Travel With Special Needs Kids Part II: To Infinity and Beyond

Hands down, it's easier to stay home. Without question, we'll be "fine" without ever stepping out the door into the wilderness, the next town, or another country. Travel - why bother at all? And why in the world risk taking a special needs kid through the hassle of travel? As a single parent of a two children and a special boy, it makes no logical sense to travel beyond our comfort zone. Then again, that's exactly why we choose to do it.
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The safety of my home is where we nurture, thrive, and come together to lick our wounds when we go out to do battle in our lives. It is the place where our family can be vulnerable; show our ugly warts and all, yet still be accepted for who we are. We snuggle in each night and dream until the morning bursts forth to give us another chance at life. On the road, our routines are ruined, and our safety nets cut loose. However, a funny thing happens on our trips, we seem to find this strength that bonds us deeper, despite the fact we're hungry when the snacks are gone; the beds might be full of bugs, and the vomit bag is nowhere to be found when you need it.

My foundation shakes when I travel. I am inclined to get motion sick. I don't like paying for all the bad food that seems to be the only option when our blood sugar has dropped below sea level. And, I really like my own bed. Yet, I do it. I travel because it does all that and more. Travel opens up a channel to challenge myself. When routines rule, how do we know we've missed the boat? When I step on the soil of another country, or another terrain, I get to test my grit. This needs to be imparted to my children, including my special son. By pushing his boundaries, whether it is facing a long walk to the train or a challenging plane flight where we have to adhere to seatbelt rules, he gets to face his own inner boundaries and push himself.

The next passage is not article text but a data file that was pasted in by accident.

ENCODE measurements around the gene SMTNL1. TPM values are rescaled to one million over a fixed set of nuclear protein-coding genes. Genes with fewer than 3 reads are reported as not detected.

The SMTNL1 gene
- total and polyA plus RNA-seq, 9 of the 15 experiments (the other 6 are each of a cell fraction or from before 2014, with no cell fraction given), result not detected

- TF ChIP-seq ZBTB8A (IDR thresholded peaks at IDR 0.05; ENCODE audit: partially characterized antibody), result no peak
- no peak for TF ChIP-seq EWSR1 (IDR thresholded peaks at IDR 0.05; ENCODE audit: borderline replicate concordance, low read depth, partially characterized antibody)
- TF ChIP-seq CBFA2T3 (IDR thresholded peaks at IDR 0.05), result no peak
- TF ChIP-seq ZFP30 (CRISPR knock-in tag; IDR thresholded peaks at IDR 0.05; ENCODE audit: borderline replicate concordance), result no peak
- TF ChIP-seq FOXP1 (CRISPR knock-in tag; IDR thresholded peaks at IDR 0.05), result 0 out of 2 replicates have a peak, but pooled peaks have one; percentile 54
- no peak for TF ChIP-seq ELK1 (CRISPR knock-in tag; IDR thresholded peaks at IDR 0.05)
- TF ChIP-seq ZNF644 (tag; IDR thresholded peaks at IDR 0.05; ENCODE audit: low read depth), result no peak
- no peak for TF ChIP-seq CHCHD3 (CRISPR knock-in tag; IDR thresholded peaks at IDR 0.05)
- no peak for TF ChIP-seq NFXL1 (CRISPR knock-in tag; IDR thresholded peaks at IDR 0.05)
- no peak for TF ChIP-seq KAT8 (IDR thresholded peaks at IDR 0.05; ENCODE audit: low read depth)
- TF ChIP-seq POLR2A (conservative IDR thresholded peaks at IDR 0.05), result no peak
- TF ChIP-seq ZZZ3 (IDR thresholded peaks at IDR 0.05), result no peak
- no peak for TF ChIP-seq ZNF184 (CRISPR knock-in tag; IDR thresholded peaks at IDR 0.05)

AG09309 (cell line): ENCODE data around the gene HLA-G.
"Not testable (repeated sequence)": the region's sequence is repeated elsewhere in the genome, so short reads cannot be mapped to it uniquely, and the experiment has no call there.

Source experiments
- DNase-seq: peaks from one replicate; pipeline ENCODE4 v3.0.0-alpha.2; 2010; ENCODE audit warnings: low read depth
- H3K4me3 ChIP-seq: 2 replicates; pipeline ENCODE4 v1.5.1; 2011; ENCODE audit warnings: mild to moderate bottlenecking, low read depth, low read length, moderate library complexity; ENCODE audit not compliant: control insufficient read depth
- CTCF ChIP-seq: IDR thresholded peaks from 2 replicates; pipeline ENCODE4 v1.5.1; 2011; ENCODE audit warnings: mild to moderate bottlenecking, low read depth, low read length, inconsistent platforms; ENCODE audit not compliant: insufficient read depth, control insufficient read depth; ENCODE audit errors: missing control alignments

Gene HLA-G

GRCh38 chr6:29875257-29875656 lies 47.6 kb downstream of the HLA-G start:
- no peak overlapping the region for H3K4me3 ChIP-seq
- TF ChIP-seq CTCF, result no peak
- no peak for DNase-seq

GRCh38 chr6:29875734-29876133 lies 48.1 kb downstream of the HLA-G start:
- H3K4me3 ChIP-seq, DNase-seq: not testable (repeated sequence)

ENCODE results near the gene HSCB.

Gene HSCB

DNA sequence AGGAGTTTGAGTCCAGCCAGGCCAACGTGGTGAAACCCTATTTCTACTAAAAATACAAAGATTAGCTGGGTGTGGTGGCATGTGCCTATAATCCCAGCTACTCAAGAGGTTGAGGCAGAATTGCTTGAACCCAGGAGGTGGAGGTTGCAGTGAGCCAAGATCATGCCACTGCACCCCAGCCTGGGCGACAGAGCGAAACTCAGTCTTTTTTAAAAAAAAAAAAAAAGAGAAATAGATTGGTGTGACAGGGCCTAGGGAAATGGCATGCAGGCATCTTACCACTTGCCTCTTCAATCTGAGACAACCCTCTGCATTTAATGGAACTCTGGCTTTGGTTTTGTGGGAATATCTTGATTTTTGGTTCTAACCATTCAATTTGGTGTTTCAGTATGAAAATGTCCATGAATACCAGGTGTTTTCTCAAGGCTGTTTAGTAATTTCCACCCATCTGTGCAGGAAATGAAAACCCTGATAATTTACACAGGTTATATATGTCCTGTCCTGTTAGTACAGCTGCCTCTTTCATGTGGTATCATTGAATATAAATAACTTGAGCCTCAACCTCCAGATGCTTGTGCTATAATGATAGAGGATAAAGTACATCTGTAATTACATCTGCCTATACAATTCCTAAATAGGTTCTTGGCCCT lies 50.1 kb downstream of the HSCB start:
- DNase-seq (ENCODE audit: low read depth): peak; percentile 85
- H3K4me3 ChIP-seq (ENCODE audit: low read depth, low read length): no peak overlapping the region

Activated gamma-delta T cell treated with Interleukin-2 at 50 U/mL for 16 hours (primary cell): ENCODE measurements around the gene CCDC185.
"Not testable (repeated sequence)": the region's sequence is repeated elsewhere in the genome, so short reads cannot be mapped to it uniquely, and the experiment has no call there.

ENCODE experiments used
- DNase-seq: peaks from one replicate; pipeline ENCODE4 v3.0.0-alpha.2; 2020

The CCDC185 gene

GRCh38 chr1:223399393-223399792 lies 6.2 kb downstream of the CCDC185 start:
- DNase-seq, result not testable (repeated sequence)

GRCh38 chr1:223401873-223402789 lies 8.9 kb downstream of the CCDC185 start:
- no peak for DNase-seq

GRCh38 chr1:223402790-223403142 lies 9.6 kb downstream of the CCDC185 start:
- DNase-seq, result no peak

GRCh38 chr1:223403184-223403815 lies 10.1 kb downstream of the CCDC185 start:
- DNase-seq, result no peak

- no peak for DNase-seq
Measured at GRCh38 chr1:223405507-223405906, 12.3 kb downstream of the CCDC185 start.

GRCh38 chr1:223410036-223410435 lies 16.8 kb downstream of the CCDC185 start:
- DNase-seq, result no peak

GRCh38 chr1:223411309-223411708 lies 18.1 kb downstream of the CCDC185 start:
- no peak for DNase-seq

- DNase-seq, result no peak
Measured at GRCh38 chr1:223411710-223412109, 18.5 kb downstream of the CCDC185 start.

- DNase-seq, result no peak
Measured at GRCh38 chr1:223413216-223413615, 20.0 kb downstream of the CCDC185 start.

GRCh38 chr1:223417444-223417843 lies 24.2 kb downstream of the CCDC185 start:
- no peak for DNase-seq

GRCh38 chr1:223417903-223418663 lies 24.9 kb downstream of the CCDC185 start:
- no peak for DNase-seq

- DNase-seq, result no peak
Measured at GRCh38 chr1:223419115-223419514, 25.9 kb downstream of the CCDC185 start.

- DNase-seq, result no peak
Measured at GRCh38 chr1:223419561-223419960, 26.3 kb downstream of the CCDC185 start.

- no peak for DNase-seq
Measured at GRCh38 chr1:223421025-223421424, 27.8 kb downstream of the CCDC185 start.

As a result of all these trips we've taken, he's working on applying rules to the world "out there" to his inner core. And, I know he's grown. The progress has been slow, but it has moved forward. He claps with glee and excitement at the thought of going on a plane or train. He has managed very long car rides with less and less drama. That's pretty amazing for a child with multiple disabilities.

Each time we load up our suitcases and travel for a day or cross the country for long road trip, he gets to experience a new dimension that offers him the ability to practice his skills and learn new ones.

At the end of each day, even on our journeys, we come together, snuggle into our beds, and know that the safety of home exists within the chambers of our hearts, the willingness of our souls, and the amazing feats of our bodies to endure.

In the next three columns in this series, we'll talk about the nuts and bolts of traveling by planes, trains, and automobiles: to infinity and beyond!

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